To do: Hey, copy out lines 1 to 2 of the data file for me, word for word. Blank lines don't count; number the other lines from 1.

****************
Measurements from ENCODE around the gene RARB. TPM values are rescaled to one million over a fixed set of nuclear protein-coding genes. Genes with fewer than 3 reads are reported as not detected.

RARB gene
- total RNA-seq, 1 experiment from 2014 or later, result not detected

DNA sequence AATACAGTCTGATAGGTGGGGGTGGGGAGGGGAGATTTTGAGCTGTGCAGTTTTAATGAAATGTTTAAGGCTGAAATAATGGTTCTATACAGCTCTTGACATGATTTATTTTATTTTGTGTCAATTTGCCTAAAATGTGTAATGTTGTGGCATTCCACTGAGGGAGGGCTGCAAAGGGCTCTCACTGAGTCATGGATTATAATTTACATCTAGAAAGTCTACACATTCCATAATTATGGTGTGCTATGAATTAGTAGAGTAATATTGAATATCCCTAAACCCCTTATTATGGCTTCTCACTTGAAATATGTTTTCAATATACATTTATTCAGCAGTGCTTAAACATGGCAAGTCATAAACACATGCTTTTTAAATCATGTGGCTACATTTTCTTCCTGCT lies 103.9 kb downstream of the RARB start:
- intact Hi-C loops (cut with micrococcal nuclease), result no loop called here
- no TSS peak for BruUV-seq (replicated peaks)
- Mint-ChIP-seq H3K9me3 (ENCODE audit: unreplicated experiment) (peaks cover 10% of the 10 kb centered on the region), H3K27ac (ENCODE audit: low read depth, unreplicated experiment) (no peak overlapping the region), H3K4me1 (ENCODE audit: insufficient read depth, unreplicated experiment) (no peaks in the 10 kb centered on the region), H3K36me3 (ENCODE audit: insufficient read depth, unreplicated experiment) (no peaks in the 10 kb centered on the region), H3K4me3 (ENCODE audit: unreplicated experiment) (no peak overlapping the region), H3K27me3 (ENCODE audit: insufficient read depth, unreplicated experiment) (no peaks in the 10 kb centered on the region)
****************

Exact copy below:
Measurements from ENCODE around the gene RARB. TPM values are rescaled to one million over a fixed set of nuclear protein-coding genes. Genes with fewer than 3 reads are reported as not detected.

RARB gene